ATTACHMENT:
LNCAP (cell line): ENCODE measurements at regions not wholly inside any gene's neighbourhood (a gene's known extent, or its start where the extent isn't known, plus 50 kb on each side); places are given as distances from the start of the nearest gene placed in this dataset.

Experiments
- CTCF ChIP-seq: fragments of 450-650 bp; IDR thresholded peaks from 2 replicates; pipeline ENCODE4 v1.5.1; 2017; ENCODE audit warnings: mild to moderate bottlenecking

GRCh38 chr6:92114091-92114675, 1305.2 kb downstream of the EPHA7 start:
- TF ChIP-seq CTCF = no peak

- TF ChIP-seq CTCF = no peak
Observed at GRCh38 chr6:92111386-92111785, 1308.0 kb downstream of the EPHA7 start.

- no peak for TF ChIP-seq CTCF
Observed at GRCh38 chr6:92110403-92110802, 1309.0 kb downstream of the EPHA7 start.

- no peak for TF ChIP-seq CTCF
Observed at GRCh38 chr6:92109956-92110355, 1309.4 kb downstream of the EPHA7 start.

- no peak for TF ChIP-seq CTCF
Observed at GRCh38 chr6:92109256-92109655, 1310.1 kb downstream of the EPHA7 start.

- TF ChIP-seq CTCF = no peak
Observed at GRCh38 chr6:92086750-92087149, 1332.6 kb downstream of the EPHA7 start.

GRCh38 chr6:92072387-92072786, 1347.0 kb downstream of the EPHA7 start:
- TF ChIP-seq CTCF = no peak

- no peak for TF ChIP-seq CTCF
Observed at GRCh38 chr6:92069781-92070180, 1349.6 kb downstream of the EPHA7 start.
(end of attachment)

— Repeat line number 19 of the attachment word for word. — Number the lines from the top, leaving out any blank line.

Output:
Observed at GRCh38 chr6:92069781-92070180, 1349.6 kb downstream of the EPHA7 start.